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Commentary: We invite you to celebrate Austin Tice’s birthday
Thirty-eight years ago Sunday, after nine months of waiting, we finally had the great delight of meeting our firstborn, Austin Bennett Tice.
Today, we wish we could remind him of how glad we are he was born, how blessed we are to be his parents, how truly we believe the world is a better place for having him in it.
But we can't do that; Austin is detained in Syria. We are not allowed any contact with him.
Sunday is his 2,554th day of detention.
Austin went to Syria in 2012. As a freelance journalist, he was there to cover the escalating conflict and raise awareness of the horrible consequences of urban warfare, especially for children.
His 31st birthday was the last time we were able to share the joy of this special date with him – singing the "birthday song" over the internet, reminiscing about the past year and sharing dreams for the year ahead.
Three days later, on Aug. 14, 2012, Austin was detained at a checkpoint near Damascus.
He has been held in secret and in silence for almost seven years.
Today, we are wistfully thinking of all the ways we wish we could celebrate with him.
We are fondly remembering wonderful birthday celebrations of the past: delightful summer gatherings of family and friends, which included imaginative cakes, party games, and, of course, thoughtful gifts.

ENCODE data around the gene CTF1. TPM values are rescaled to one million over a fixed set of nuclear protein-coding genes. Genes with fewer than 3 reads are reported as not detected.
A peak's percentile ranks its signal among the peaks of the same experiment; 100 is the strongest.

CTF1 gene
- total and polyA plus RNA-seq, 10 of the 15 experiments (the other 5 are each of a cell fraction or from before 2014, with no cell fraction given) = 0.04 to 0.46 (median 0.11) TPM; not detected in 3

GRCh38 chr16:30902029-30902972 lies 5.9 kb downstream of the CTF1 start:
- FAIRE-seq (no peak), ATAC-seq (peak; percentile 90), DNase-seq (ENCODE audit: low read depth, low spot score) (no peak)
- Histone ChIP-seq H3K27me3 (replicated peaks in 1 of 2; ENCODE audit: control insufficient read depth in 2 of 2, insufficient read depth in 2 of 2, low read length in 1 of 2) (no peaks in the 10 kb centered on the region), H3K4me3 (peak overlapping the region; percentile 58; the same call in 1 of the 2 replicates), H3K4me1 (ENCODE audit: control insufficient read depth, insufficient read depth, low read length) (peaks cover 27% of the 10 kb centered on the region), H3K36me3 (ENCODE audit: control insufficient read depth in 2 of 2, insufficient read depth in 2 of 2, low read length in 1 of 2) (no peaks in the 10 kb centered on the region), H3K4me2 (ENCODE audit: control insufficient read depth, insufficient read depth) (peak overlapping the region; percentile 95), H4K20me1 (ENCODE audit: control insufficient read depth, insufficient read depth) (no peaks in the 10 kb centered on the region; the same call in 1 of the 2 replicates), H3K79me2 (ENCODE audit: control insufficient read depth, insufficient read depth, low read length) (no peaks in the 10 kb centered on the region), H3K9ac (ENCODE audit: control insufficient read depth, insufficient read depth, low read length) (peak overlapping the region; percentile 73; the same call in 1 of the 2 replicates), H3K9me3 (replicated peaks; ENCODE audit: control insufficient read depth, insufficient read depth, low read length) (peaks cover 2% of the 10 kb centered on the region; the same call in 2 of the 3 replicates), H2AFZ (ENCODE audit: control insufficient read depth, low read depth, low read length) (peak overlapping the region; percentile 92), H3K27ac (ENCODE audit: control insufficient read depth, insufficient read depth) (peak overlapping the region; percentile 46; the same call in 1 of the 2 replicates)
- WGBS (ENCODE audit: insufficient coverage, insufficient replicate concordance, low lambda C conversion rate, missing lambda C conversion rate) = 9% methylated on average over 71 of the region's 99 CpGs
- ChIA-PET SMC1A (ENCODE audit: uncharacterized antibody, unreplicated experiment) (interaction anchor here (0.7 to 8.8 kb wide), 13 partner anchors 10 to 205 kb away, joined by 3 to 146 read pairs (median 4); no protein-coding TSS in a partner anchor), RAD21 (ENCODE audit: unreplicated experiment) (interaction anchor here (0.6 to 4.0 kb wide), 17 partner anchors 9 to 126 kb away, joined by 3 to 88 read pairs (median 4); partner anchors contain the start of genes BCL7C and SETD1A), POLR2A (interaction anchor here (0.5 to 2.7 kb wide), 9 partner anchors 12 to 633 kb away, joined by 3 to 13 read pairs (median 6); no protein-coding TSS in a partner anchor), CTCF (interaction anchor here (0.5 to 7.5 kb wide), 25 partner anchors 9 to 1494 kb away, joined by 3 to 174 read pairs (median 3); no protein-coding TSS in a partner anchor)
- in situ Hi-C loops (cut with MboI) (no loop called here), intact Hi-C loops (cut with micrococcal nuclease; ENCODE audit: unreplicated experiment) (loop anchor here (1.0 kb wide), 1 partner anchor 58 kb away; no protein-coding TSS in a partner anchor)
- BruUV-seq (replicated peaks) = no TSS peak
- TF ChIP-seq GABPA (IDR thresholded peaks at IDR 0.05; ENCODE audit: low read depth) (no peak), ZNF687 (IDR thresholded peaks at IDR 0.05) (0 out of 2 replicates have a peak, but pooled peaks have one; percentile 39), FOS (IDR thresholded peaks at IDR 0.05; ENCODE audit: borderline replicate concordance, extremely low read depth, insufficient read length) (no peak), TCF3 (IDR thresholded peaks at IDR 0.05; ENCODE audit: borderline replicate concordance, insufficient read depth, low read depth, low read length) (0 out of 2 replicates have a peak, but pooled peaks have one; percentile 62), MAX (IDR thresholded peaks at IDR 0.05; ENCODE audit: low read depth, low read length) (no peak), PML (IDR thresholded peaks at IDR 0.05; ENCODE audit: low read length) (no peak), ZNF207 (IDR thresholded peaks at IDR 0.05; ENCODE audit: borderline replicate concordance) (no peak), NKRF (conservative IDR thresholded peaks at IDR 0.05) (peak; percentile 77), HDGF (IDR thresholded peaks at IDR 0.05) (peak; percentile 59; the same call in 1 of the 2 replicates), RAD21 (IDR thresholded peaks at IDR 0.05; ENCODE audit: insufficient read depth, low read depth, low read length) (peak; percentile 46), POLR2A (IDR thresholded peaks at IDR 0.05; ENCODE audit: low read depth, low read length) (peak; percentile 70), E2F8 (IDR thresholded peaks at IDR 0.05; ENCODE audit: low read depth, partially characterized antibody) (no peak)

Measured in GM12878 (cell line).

There are so many things we would love to do to celebrate with Austin, but the birthday candles and games and gifts will have to wait until he comes home.
Until then, we will continue to faithfully pray and relentlessly work to bring our son safely home.
Today, we are celebrating by announcing the launch of the "Ask About Austin" campaign.
We invite you to join us in urging the White House and the State Department to continue to use every diplomatic means available to secure Austin's safest and soonest return.
We ask you to help make our birthday wish for Austin come true:
Go to AskAboutAustinTice.org to send messages to the Secretary of State Mike Pompeo and your members of Congress. Add your signature to a petition to the U.S. government asking that all available diplomatic means be used to bring Austin safely home.
If you are in the Washington, D.C., metro area, please sign up to volunteer on Sept. 23, when we plan to canvass Capitol Hill to raise awareness for Austin and make sure every member of Congress knows about the upcoming two-day exhibit of Austin's photos from Syria, beginning Sept. 30 in the foyer of the Rayburn House Office Building.
Invite your family, your friends, and your colleagues to join us in celebrating Austin by bringing him safely home.
ABOUT THE WRITER
Debra and Marc Tice are the parents of journalist Austin Tice, who has been detained in Syria since 2012. For more information: www.austinticefamily.com.
Distributed by Tribune Content Agency, LLC.
A Minnesota Army National Guard UH-60 Black Hawk helicopter with three Guardsmen aboard crashed south of St. Cloud on Thursday, said National Guard spokeswoman Army Master Sgt. Blair Heusdens.
At this time, the National Guard is not releasing any information about the status of the three people aboard the helicopter, Heusdens told Task & Purpose on Thursday.
The Pentagon's latest attempt to twist itself in knots to deny that it is considering sending up to 14,000 troops to the Middle East has a big caveat.